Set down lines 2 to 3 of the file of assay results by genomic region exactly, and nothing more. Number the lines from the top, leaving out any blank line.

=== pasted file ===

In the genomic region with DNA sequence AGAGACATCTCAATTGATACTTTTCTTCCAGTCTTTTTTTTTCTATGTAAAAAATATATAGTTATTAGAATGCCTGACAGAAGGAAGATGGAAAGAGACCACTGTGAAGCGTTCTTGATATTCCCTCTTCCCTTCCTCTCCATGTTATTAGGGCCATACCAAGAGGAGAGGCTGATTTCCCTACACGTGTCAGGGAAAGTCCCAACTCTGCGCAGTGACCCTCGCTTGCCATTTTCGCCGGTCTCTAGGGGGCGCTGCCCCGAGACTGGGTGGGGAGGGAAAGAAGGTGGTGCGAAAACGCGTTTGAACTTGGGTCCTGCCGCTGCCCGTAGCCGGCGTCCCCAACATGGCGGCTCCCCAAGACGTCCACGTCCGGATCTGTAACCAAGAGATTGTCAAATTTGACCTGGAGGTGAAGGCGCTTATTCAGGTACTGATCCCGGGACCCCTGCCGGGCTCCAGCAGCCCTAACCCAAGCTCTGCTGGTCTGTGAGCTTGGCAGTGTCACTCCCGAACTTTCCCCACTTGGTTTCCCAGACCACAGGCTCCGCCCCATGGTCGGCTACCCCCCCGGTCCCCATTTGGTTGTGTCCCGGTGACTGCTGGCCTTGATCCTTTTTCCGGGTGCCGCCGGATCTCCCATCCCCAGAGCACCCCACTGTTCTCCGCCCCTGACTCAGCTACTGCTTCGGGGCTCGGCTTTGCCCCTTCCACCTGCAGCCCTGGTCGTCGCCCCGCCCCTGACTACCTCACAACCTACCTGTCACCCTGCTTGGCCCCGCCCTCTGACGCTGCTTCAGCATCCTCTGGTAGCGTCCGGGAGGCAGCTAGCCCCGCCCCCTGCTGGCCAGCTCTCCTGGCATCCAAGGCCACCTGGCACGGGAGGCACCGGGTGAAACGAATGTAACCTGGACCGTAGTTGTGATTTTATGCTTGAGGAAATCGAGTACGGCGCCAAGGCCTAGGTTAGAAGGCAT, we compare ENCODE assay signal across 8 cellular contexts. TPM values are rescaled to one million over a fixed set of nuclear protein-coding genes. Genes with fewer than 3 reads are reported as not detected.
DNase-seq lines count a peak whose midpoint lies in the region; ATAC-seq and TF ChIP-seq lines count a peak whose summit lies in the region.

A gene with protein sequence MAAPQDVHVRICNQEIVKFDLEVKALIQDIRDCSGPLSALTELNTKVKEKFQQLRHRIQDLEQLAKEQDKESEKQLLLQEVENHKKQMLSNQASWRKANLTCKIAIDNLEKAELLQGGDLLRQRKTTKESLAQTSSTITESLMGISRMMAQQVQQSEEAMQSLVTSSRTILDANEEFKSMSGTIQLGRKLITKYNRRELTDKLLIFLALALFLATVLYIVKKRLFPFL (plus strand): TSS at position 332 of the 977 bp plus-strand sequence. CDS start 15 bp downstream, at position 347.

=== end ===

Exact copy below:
DNase-seq lines count a peak whose midpoint lies in the region; ATAC-seq and TF ChIP-seq lines count a peak whose summit lies in the region.

A gene with protein sequence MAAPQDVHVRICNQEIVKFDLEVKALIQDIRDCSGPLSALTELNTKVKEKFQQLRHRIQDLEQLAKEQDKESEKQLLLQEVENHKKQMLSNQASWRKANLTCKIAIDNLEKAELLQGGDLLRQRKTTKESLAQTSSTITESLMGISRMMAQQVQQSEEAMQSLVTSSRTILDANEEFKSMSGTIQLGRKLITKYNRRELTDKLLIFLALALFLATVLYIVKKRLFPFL (plus strand): TSS at position 332 of the 977 bp plus-strand sequence. CDS start 15 bp downstream, at position 347.